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LOS ANGELES, CA – FEBRUARY 10: Alicia Keys performs onstage during the 61st Annual GRAMMY Awards at Staples Center on February 10, 2019 in Los Angeles, California. (Photo by Kevin Winter/Getty Images for The Recording Academy)

Alicia Keys not only reminded the world of her incredible skills on the piano at Sunday’s GRAMMYs show, but she also introduced millions to one of the most talented pianists in history.

Playing an incredible medley of some of her favorite songs, Alicia Keys performed using not one but two pianos. Her inspiration was artist Hazel Scott, an incredible Black woman who was a pioneer in jazz music.

“I’ve been [thinking] so much about the people and the music that have inspired me,” Keys said while playing the two instruments. “I want to give a shout out to Hazel Scott, because I always wanted to play two pianos.”

4th September 1951: American pianist and singer Hazel Scott with her husband Congressman Adam Clayton and their son, on arrival in London where she will be performing at the London Palladium. (Photo by Ron Case/Keystone/Getty Images)

Scott, who began studying piano at the age of 4 and was deemed a musical “genius” at the age of 8, came of age during the Harlem Rennaissance.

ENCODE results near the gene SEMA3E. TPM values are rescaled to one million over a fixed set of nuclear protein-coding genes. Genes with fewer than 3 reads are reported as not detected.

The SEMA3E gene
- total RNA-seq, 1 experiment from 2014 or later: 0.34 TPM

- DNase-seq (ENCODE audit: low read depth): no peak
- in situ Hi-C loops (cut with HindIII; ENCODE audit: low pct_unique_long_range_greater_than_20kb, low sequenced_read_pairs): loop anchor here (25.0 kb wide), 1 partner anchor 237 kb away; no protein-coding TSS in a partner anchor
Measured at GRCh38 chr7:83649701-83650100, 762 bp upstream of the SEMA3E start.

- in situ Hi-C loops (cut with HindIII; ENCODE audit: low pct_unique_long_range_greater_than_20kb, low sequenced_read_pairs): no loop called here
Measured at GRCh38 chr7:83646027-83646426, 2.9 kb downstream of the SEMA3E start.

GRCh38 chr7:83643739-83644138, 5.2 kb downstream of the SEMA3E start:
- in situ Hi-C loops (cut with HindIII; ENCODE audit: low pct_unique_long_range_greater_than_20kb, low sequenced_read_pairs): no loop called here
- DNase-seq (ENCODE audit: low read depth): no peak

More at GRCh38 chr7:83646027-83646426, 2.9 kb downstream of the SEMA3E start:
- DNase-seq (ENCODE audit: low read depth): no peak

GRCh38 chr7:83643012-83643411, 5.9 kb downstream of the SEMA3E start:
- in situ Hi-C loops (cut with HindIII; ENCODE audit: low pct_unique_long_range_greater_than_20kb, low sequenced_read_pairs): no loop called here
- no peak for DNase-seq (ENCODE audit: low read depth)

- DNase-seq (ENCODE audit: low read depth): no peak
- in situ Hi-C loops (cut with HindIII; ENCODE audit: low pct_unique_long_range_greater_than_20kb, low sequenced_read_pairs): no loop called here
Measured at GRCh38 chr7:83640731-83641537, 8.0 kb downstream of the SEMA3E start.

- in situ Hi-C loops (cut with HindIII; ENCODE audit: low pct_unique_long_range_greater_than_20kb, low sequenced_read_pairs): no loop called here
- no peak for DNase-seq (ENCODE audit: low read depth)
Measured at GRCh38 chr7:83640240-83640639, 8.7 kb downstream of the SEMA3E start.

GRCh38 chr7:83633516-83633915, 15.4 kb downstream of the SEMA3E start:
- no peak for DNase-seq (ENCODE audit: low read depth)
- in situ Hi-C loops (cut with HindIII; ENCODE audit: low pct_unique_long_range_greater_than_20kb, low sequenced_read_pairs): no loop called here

Her 1981 obituary in the New York Times revealed:

“In December 1940, when Miss Scott made her piano debut at Carnegie Hall, she began by playing Liszt’s Hungarian Rhapsody No. 2 in a conventional style. Then, to the relief of her fans, she switched the tempo to her own modern-jazz interpretation. ”It was witty, daring, modern, but never irreverent,” wrote a critic reviewing the performance. ”Liszt would have been delighted.”

Scott, who was once married to congressman and civil rights leader Adam Clayton Powell, Jr., also broke barriers in Hollywood, radio and Broadway. She was the first Black woman to host her own television special, The Hazel Scott Show, and also won a historic labor case where she refused to play for a segregated audience in 1948.

Scott’s career was reportedly cut short when she was accused of being a Communist and her show was canceled. She died in 1981 at the age of 61.

Here she is showing off the routine that inspired Keys’ performance:

Keys’ tribute to the incredible work of Scott was fitting, considering her hosting gig of the 61st annual GRAMMYs and the timing of the show during Black History Month.

Keys’ medley included classic hits like Roberta Flack’s “Killing Me Softly” and Nat King Cole’s “Unforgettable” as well as newer hits like Ella Mai’s  “Boo’d Up,” “In My Feelings” by Drake and “Use Somebody” by Kings of Leon.

Check out Alicia’s performance here: